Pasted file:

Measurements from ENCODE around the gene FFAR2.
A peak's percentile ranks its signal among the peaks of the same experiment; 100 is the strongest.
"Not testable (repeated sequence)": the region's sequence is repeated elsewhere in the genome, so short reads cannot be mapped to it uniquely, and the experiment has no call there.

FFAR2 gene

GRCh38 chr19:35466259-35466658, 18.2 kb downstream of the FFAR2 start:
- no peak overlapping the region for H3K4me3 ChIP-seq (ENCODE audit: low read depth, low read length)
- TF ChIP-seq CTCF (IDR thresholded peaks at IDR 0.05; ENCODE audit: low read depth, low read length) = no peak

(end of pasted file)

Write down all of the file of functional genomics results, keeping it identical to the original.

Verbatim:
Measurements from ENCODE around the gene FFAR2.
A peak's percentile ranks its signal among the peaks of the same experiment; 100 is the strongest.
"Not testable (repeated sequence)": the region's sequence is repeated elsewhere in the genome, so short reads cannot be mapped to it uniquely, and the experiment has no call there.

FFAR2 gene

GRCh38 chr19:35466259-35466658, 18.2 kb downstream of the FFAR2 start:
- no peak overlapping the region for H3K4me3 ChIP-seq (ENCODE audit: low read depth, low read length)
- TF ChIP-seq CTCF (IDR thresholded peaks at IDR 0.05; ENCODE audit: low read depth, low read length) = no peak